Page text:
This weekend, I am trapped in Mammoth – I mean on vacation in Mammoth – with my in-laws.  It is snowing buckets outside (can I use that phrase with snow, or only with rain?).  Literally feet upon feet of snow is falling from the sky out there!  And there is wind too.  Gusts and gusts of wind.  Making it impossible to go outside to enjoy oneself.  So I am stuck.  Inside.  With my in-laws.  Not really enjoying myself.  If I wasn’t a wuss girl from California, I would be outside in the 10 degree weather doing anything else.  But because of my inability to withstand freezing temperatures – damn you California weather! – I am stuck inside listening to my husband, his father, and his two uncles fight while they attempt to “enjoy” themselves over a game of Risk.  This is honest to goodness the dialogue that is going on behind me:

“There are a lot of stupid things you can do in this game, but taking Africa right now is about the stupidest I can think of.”

“Why is everyone gaining up on me.  I’ll take Germany if you don’t watch yourself!”

“Why are we fighting?  You guys need to shut up and play the game!”

“Its impossible to play when everyone decides to invade my countries and get me out after two turns!”

(the above should have written in all caps to truly express the palpable anger in the room)

Anyways, Risk arguments aside, I had two apifanies this morning during my forced confinement:

First of all, in-laws are kind of an outdated concept in today’s modern culture.  Hear me out on this one.  I mean, you fall in love with this man, pledge to spend the rest of your life with him, and suddenly you become a bona fide member of his crazy family.  As if putting up with the crazy in your own family isn’t enough.  Now you have to spend every holiday, celebration and, yes the occasional vacation, with this surrogate family.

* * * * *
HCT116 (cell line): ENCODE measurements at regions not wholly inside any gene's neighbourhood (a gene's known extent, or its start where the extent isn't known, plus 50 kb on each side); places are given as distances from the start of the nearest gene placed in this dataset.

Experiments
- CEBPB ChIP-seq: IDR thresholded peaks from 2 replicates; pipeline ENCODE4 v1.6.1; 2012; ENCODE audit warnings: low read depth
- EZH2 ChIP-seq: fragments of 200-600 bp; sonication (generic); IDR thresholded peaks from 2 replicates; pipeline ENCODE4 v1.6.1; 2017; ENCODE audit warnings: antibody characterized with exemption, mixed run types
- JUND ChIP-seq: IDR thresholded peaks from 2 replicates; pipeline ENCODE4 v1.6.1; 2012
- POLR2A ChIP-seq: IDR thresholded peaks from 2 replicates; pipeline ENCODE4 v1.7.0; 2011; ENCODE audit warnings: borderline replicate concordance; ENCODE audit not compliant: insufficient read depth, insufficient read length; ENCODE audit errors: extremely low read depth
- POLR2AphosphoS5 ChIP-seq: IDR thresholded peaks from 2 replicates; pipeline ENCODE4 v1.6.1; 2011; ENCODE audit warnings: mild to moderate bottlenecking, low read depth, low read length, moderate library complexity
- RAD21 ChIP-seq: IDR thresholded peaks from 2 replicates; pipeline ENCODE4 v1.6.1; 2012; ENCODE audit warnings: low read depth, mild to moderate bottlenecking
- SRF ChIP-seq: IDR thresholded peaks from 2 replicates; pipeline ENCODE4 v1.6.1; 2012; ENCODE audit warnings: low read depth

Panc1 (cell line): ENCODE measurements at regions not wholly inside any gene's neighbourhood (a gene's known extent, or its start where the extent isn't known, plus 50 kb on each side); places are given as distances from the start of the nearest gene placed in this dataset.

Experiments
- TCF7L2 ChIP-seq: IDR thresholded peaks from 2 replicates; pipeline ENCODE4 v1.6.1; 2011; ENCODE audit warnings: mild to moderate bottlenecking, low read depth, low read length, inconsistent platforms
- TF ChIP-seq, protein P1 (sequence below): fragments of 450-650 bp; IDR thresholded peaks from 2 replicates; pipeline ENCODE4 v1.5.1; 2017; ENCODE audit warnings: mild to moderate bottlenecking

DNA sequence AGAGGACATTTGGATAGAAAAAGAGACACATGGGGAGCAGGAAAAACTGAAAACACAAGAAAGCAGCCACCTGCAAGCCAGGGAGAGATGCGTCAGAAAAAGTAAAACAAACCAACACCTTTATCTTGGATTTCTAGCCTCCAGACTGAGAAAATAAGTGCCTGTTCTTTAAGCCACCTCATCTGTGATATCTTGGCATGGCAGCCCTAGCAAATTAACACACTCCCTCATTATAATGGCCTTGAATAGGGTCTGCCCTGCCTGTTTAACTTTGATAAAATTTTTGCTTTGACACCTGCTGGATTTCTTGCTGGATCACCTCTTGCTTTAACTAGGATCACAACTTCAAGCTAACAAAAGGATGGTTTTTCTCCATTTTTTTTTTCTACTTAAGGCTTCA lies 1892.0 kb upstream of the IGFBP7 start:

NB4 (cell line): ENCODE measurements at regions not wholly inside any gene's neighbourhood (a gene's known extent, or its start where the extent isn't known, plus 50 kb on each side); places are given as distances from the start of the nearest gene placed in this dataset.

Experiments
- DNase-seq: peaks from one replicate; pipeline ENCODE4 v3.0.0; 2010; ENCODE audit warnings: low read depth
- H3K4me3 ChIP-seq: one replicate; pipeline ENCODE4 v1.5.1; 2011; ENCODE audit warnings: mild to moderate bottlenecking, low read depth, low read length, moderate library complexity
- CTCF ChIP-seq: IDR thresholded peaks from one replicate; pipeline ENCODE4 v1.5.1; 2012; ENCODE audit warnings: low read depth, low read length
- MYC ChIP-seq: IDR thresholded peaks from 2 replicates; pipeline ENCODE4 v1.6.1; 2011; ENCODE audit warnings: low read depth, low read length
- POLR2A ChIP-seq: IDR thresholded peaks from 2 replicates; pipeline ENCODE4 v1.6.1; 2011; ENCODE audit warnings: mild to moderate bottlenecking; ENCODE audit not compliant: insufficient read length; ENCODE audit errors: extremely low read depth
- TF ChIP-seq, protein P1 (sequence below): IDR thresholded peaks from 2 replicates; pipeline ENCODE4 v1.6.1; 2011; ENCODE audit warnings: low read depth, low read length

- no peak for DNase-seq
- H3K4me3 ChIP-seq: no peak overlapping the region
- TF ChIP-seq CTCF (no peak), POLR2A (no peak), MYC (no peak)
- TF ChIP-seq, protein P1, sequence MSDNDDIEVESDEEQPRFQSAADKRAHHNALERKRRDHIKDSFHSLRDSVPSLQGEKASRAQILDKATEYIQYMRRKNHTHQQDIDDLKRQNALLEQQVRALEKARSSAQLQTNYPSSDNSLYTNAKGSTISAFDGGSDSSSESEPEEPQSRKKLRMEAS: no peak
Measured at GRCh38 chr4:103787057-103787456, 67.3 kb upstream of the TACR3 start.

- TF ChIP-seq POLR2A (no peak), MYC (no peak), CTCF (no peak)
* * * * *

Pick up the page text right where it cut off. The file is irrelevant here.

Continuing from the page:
I think the joining of two families made way more sense in the old days.  Lets consult my completely made-up case study:  Family #1 owns a farm and finds themselves short on cows.  Family #2 has cows, but needs more pigs, which are busting at the seams on Family #1’s farm.  So, Family #1 and #2 hitch-up their daughter and son, exchange some livestock, and everyone is happy.  The families may have to put up with some crazy, but now they have their cows.  Crazy in exchange for cows was just logical back then.  I may have gotten a wonderful husband when I got hitched, but I didn’t get any cows.  Just the crazy.

Secondly, I think I’ve pinpointed the main reason holidays are so intense:  they revolve around a meal where typically more than one family member is contributing.  This was proven this morning when it took 5 people – 50% of the total number of people on this vacation mind you – to cook some eggs and a few waffles.  What was supposed to be a lovely breakfast on a cold winter’s morning transformed into all out world war 3 when the waffle maker refused to heat-up, Uncle Dean put onions in the scrambled eggs, and someone made the coffee using 5 tablespoons of grounds instead of 4 (the horror!).  Why is it always the most mundane, everyday things that families chose to fight over?  I can’t remember a more stressful meal that didn’t fall between late November and late December.  Families can be stressful a certain percentage of the time and cooking can be stressful at times, but put them together and things are stressful 100% of the time.  I am not looking forward to dinner!!